All of the above applies to basic blocks and should/must change when applied, according to the attackers timing, strength, speed and accuracy of their techniques.
The person blocking should perform their blocks with a technique I call “Shaving” i.e. the arm you are blocking with must gently sweep the attacking arm’s wrist or ankle with the same gentleness as when you shave, the more pressure you use the more chances you have to break the skin (bruise) one should gently accompany the attacking arm’s wrist to a different direction therefore, you are not stopping the attack, but only redirecting it, therefore the effort needed is minimal.
Remember that we are talking about Ki Hon and that when applied to Kumi Te, things will change dramatically, but if you have practiced your basics diligently, your technique should be victorious.

A great Technical Seminar at Fukuoka/Sasori SKC in London

A great day at Fukuoka/Sasori SKC in London where a group of WTKO members and a few friends from other Karate Groups attended a Seminar by two senior WTKO instructors (Scott Langley and Angelo Sanna) who took turns teaching their audience a few ideas on how to make their Karate work by understanding Kihon (Basics). Langley Sensei made a point in emphasising Gyaku-Zuki and which body parts to engage to perform it correctly, followed by Kizami-Zuki and Mae-Geri, all done using the correct posture, and without losing form, while Sanna Sensei combined some basic techniques plus steps and made them into a sparring exercise followed by Kihon Kata (Taikyoku Shodan) with a difference by changing the usual techniques with other blocks and punching, this was followed by Heian-Nidan using only one arm, and then the other, then the Kata was repeated but starting moving to the right rather than to the left, and the latter was followed by some applications. All in all a really enjoyable and meaningful way to spend a Sunday afternoon. Soon to be repeated (we hope)!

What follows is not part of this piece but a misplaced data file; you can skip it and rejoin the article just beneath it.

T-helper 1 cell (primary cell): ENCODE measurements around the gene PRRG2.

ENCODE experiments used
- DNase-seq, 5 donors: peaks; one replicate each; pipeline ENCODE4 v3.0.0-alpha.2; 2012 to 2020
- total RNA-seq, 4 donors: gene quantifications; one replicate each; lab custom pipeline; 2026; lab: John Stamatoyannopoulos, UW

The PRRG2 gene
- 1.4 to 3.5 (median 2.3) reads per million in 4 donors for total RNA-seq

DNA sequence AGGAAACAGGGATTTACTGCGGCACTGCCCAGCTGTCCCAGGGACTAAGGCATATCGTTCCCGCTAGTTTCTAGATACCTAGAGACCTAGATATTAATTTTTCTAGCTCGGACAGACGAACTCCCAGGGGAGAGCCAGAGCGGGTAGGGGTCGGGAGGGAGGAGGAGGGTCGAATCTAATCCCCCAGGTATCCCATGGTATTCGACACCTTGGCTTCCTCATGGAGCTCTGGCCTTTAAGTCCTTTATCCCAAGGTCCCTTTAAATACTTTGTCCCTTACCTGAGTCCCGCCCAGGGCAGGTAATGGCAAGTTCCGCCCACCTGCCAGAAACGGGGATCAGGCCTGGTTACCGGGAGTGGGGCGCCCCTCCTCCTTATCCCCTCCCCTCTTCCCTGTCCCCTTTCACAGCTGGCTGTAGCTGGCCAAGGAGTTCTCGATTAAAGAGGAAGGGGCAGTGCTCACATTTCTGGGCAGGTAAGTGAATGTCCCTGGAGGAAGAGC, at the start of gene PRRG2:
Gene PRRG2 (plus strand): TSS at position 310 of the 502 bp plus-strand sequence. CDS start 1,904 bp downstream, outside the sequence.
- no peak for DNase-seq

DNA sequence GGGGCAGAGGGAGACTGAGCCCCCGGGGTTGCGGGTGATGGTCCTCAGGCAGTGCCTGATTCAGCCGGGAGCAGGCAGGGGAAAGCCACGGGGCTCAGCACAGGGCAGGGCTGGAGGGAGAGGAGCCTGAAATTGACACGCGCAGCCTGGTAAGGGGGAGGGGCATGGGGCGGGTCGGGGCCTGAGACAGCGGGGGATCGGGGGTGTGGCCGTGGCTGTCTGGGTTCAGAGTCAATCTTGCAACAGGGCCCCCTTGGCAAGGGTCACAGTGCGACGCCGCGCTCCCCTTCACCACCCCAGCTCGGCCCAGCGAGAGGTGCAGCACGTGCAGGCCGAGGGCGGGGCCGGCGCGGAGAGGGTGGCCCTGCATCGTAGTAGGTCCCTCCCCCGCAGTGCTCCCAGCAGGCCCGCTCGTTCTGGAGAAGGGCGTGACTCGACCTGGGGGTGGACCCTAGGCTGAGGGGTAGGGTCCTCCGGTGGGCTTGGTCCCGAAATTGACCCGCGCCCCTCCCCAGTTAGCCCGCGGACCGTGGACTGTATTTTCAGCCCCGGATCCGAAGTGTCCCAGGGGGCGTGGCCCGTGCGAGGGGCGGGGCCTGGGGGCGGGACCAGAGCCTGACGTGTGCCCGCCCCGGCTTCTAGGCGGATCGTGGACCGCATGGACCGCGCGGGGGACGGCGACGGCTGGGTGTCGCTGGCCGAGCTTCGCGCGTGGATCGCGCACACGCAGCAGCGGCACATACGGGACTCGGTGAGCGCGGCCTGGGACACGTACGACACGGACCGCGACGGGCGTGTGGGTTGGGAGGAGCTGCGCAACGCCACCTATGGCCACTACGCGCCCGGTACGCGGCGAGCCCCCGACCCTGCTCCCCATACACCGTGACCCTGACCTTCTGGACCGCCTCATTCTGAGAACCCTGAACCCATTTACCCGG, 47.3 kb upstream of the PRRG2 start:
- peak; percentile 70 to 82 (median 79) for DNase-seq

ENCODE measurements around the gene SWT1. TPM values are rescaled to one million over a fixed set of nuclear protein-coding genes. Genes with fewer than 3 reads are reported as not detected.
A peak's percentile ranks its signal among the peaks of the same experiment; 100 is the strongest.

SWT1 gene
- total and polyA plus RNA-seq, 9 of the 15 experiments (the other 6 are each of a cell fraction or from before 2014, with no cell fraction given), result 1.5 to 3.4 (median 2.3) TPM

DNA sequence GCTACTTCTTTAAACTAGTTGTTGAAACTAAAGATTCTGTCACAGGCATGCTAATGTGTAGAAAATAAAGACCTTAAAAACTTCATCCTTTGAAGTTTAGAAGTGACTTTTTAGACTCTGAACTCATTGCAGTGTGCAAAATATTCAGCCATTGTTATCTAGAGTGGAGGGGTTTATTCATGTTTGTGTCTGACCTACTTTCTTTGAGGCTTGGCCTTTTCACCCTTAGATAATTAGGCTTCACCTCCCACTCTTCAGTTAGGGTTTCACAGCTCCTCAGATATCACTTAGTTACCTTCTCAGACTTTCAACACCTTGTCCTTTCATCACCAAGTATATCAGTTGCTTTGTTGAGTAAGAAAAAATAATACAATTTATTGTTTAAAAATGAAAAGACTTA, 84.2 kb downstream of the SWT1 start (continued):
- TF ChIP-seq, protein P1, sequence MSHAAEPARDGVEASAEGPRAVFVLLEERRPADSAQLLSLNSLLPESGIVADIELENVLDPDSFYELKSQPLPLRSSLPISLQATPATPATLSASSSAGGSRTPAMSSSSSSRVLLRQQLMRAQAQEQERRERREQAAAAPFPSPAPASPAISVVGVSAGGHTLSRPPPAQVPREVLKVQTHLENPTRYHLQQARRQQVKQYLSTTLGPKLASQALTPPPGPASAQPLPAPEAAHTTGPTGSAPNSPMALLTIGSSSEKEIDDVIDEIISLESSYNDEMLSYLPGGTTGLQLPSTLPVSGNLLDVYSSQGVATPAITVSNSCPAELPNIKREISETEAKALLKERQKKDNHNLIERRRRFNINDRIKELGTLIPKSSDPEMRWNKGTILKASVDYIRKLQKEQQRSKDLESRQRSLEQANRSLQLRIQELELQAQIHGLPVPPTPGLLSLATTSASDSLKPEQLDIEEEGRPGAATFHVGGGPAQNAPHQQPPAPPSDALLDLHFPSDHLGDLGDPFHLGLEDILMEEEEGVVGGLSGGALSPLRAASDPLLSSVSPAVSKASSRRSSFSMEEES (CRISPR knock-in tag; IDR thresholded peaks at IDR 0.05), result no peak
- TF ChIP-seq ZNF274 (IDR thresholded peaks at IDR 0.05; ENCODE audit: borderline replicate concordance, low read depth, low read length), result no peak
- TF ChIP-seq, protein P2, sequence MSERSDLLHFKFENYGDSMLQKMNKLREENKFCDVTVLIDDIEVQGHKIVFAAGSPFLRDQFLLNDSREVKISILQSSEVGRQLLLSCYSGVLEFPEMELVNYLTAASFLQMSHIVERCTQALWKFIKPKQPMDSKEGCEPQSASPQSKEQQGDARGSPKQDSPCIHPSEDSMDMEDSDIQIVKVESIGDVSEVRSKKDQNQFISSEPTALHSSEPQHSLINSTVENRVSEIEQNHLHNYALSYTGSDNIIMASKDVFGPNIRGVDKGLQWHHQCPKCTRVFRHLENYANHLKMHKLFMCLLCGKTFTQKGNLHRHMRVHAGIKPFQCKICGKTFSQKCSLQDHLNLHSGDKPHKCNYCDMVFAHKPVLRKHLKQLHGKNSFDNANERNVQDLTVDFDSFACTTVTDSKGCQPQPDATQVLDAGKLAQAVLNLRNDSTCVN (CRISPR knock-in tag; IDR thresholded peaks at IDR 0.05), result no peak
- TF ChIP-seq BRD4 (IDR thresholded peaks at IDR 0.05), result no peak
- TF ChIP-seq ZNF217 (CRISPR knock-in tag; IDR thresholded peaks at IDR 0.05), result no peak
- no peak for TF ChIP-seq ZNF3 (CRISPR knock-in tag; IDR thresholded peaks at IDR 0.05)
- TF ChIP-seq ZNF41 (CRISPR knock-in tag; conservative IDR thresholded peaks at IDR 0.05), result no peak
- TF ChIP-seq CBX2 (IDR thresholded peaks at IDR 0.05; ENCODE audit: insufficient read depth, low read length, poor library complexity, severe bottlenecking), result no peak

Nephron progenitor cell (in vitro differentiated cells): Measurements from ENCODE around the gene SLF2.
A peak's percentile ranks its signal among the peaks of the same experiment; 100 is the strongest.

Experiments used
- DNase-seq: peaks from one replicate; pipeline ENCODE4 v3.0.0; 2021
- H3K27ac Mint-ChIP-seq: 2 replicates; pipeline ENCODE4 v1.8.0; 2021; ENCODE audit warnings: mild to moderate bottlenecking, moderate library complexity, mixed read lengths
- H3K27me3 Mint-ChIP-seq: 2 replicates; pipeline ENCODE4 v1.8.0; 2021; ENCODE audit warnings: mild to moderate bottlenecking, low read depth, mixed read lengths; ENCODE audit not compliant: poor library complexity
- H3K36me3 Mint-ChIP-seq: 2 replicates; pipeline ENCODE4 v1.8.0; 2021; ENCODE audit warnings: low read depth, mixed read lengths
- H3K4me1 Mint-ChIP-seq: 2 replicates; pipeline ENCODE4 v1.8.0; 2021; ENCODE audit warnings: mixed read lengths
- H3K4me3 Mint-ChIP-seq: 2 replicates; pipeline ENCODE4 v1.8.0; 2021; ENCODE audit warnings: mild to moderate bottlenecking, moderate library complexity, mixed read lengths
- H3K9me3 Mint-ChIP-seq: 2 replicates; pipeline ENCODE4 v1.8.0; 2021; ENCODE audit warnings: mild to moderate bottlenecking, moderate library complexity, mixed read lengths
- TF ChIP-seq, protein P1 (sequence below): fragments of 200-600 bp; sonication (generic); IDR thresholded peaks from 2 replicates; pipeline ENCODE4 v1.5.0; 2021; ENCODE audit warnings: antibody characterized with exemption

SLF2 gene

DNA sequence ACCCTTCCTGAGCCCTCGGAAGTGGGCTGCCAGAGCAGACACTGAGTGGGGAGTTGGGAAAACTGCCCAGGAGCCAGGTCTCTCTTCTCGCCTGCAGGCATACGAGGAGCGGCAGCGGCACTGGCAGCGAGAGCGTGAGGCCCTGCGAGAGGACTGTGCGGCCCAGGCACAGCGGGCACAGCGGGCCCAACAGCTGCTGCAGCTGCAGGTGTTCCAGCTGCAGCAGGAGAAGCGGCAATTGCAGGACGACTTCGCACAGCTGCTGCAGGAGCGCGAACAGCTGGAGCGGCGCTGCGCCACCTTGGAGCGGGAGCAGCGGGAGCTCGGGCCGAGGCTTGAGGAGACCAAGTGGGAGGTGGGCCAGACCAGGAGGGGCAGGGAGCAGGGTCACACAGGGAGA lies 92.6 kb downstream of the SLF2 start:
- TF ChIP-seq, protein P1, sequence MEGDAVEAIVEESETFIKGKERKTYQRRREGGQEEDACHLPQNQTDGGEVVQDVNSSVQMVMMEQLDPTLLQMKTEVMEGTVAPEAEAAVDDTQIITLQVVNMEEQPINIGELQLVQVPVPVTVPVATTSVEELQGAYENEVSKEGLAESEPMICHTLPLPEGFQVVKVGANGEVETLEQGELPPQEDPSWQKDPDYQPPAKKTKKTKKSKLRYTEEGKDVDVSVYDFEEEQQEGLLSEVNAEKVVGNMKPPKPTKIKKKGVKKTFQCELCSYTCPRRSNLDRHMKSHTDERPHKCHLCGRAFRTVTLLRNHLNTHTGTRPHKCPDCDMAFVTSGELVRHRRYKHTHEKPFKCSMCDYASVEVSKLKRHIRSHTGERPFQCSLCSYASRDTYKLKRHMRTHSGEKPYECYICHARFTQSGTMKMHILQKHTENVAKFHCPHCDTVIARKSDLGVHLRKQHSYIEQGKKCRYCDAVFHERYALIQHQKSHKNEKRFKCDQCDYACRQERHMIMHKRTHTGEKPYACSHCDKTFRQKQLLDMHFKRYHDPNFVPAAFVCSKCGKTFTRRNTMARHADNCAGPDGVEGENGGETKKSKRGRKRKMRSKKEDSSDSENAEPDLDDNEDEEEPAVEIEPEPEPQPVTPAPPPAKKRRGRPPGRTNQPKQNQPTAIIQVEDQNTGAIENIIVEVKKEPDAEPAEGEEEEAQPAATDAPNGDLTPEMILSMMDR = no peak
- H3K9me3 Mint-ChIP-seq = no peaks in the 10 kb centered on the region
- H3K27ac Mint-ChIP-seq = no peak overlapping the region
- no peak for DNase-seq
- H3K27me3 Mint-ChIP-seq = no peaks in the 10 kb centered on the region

A successful day for Sasori at the Kaizen Cup